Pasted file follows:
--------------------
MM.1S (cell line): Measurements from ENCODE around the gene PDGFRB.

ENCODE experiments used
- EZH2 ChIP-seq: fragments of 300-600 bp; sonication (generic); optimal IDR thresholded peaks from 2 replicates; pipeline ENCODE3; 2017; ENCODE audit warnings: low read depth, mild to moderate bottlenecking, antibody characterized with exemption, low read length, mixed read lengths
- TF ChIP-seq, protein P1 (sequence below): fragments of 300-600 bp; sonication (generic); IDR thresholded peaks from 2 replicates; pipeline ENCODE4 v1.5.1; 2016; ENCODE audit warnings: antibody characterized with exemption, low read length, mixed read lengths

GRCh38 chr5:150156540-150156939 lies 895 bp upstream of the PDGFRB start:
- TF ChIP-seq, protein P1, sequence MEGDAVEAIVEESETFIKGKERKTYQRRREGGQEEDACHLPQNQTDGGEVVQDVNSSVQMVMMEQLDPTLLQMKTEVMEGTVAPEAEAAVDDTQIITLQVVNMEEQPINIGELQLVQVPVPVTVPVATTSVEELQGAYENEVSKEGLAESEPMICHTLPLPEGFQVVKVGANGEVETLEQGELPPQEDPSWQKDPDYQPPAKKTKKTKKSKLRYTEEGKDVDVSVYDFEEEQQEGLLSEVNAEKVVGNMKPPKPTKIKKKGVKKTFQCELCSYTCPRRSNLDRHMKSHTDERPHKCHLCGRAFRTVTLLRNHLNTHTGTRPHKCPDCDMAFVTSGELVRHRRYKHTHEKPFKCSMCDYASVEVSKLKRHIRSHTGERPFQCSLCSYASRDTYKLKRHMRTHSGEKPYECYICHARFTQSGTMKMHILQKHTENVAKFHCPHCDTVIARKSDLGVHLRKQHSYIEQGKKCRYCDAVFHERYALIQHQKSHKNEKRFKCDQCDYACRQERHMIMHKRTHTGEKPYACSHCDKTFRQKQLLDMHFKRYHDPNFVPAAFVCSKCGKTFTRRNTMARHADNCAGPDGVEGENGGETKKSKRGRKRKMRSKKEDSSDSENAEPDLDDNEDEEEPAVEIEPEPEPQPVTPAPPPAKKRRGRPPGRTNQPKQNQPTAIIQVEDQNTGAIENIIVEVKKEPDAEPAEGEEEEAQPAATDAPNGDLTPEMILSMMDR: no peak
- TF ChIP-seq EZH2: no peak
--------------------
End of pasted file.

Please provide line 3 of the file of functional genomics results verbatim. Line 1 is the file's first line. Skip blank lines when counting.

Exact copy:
- EZH2 ChIP-seq: fragments of 300-600 bp; sonication (generic); optimal IDR thresholded peaks from 2 replicates; pipeline ENCODE3; 2017; ENCODE audit warnings: low read depth, mild to moderate bottlenecking, antibody characterized with exemption, low read length, mixed read lengths